By Larry Conrath  

These days, businesses have more to worry about when it comes to sexual harassment than just claims of “he said, she said.”

Much like the domino effect we saw with the Target data breach, corporate sexual harassment incidents can easily spiral, leading to derivative lawsuits aimed at directors and officers and board members for not putting effective oversight into place. The Steve Wynn case is a prime example.

Wynn, charged with subjecting female employees to unwanted sexual advances at the resorts bearing his name, is now also being blamed – along with the company’s board of directors – for damaging the Wynn Resorts’ reputation. This damage, the shareholders say, is the direct result of his sexual harassment claims. They say the claims led to a significant financial loss, including falling stock prices and the potential denial of a gambling license for a new hotel on the east coast. Even the state of Oregon is suing Wynn Resorts for breach of fiduciary duty, claiming the board of directors knew of Wynn’s tendencies, and didn’t do enough to stop him. 
While companies might force an accused executive out of office immediately after a harassment claim, Wynn’s case is more complicated. The mogul is not only highly identified with the company’s brand, but he is also a major company shareholder. In essence, the Steve Wynn company is suing Steve Wynn. 

What’s the Right Coverage to Protect You and Your Employees? 
While the allegations in these cases are offensive, keep in mind the importance of due process and the need for a company and its management to defend itself from those allegations that may be unfounded. While no insurance will cover illegal behavior, many types of coverage can be tailored to allow coverage for defense costs incurred up until guilt is proven.

 A company’s first line of defense in a sexual harassment case brought by an employee (and often also third-party, non-employees), is employment practices liability (EPL) coverage. An EPL policy will respond when a victim claims sexual harassment by covering the cost of the company’s defense, as well as the potential judgments and settlements arising from harassment claims.

In prior years, the majority of directors and officers (D&O) policy claims have been financial in nature - a company executive misrepresented financial statements, or missed its guidance in some fashion. However, the Wynn case is representative of a recent trending divergence in which a derivative case is brought against an executive for some other event-driven circumstance, not directly related to financial reporting.  Other examples of event driven, non-financial D&O cases include a data breach, a substantial physical accident or product liability situation. 

In Wynn’s case, a sexual misconduct scandal involving a top executive, has shareholders alleging that the board and management failed to properly prepare or respond to such event and look for direct compensation from the board for their breach of fiduciary duty to the company.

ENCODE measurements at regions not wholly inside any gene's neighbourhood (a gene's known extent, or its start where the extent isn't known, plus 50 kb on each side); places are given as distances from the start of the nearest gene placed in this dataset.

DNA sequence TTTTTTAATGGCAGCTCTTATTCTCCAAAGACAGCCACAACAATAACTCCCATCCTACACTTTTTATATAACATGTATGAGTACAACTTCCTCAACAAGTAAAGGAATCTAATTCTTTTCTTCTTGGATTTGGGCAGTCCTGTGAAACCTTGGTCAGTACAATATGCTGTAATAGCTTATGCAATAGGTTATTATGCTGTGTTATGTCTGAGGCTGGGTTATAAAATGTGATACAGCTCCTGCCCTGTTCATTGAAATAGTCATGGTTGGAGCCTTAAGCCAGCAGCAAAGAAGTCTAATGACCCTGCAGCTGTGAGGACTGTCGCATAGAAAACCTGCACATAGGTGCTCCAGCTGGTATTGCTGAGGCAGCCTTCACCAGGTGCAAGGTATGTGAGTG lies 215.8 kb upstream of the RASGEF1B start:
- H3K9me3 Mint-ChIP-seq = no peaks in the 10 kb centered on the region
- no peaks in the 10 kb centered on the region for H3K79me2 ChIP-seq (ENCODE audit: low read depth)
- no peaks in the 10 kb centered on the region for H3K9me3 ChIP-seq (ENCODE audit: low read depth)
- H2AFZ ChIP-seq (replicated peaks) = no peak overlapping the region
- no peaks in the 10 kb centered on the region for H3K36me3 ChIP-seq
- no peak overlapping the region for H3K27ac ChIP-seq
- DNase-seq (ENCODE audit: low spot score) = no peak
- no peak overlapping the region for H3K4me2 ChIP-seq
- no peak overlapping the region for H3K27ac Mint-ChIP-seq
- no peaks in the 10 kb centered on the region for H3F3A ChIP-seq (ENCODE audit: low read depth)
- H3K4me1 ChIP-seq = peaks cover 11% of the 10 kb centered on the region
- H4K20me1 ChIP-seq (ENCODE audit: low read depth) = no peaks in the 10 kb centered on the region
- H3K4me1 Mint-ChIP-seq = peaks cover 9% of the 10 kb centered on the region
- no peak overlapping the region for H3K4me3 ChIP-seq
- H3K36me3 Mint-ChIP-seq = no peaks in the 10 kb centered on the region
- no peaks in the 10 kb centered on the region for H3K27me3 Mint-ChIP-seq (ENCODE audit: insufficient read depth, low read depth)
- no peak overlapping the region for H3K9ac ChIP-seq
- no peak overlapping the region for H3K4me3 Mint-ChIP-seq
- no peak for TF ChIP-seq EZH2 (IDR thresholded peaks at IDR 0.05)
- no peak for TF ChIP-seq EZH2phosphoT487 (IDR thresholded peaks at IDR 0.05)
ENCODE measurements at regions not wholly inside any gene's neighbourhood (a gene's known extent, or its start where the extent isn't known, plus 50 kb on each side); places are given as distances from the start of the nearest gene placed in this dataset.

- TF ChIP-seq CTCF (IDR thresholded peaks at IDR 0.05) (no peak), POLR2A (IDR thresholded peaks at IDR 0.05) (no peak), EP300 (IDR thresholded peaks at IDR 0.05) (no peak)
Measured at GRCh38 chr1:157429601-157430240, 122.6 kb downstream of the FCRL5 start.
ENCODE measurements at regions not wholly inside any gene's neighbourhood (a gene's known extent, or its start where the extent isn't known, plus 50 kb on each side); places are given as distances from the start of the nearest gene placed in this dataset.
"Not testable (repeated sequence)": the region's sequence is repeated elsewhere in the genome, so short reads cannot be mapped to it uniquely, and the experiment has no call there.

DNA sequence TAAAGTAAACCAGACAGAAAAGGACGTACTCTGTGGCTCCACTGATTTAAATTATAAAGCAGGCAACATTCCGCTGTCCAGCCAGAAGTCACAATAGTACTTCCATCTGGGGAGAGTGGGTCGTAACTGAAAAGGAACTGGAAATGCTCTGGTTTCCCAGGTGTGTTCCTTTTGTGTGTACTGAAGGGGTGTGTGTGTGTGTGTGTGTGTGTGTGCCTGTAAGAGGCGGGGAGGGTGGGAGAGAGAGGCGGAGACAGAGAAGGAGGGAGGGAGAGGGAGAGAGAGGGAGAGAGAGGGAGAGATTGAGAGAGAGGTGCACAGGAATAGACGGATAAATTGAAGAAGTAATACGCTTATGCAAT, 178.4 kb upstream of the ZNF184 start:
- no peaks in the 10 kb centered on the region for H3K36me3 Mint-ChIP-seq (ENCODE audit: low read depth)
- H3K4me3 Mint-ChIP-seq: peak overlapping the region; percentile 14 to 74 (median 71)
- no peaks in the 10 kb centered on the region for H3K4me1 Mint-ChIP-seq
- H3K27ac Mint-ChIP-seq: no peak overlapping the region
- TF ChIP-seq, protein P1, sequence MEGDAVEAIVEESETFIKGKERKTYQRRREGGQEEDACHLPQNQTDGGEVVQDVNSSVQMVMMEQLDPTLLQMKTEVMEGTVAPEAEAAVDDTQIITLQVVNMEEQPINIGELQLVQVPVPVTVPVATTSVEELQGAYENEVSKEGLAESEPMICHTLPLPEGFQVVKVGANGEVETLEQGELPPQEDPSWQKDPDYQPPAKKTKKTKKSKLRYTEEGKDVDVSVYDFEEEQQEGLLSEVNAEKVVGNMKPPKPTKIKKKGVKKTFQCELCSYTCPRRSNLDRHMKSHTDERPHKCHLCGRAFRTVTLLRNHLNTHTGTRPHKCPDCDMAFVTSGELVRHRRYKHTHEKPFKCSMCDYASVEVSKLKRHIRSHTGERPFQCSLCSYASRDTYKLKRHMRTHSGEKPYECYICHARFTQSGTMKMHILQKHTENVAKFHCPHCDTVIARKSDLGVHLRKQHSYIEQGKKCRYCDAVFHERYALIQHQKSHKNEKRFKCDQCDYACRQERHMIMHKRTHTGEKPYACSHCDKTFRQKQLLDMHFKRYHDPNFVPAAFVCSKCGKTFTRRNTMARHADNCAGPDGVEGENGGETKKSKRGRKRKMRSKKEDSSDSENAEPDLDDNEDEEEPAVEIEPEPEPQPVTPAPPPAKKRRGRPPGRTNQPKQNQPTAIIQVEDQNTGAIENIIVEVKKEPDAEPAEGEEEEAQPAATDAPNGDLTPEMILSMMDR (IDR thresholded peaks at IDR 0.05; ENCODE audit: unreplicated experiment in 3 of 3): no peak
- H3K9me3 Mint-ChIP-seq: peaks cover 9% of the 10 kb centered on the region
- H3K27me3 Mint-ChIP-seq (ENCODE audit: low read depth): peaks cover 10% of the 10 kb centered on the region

The company’s D&O policy will likely respond to cover defense costs and any potential settlement. D&O insurance is especially critical in derivative matters as the directors and officers have direct personal liability for such settlements as the company is prohibited from indemnifying them. 

Engaging Your Board of Directors 
Whether the issue at hand is sexual harassment or cyber security, lawsuits like the Wynn case have demonstrated that a board of directors can no longer turn a blind eye toward the actions of the C-suite. Instead, the board of directors must understand the inner workings of the company and ensure that the actions of the company’s directors and officers are in line with the corporate culture and the law. 

Getting more involved means your company’s board of directors should: 

  1. Ensure the company is properly insured. Review insurance policies annually to ensure proper liability coverage. When it comes to EPL policies, make sure you have appropriate limits for providing due consideration to the cost of defense and still have enough left to fund a potential settlement. Review of D&O insurance policies may also be in order, ideally to confirm the presence of non-entity EPL coverage to include individuals named on the board for employment and harassment-related issues. Eliminate sexual misconduct exclusions and other limiting policy language that some insurers may attempt to add for insureds in certain industry classes.     
  2. Institute board oversight on policies and procedures. Regularly review HR policies and procedures and put effective grievance measures in place. Require regular reports of complaints and outcomes. Consider heightened value for board members with a depth of HR experience, possibly forming a board committee to deal with workforce issues such as harassment and monitor compliance with established procedures. 
  3. Introduce penalties for non-compliance and incentives for inclusion. Imposing proper disciplinary measures and penalties for any form of misconduct sends the message of no tolerance to employees and the C-suite. Make sure these include a zero tolerance policy - even for the company’s star employees/executives. Consider incentives for executives who practice inclusion and champion diversity as part of their overall performance metrics. This will create a top-down culture that values inclusion. 

Workplace harassment is, unfortunately, an age-old problem and the violators can never be fully prevented from their bad behavior despite all best efforts. At the same time, the role of the board of directors is increasing, as shareholders and the public demand vigilance in aggressively addressing these matters. Contact your HUB broker to discuss what you need to know about your coverage and board involvement in the day to day business.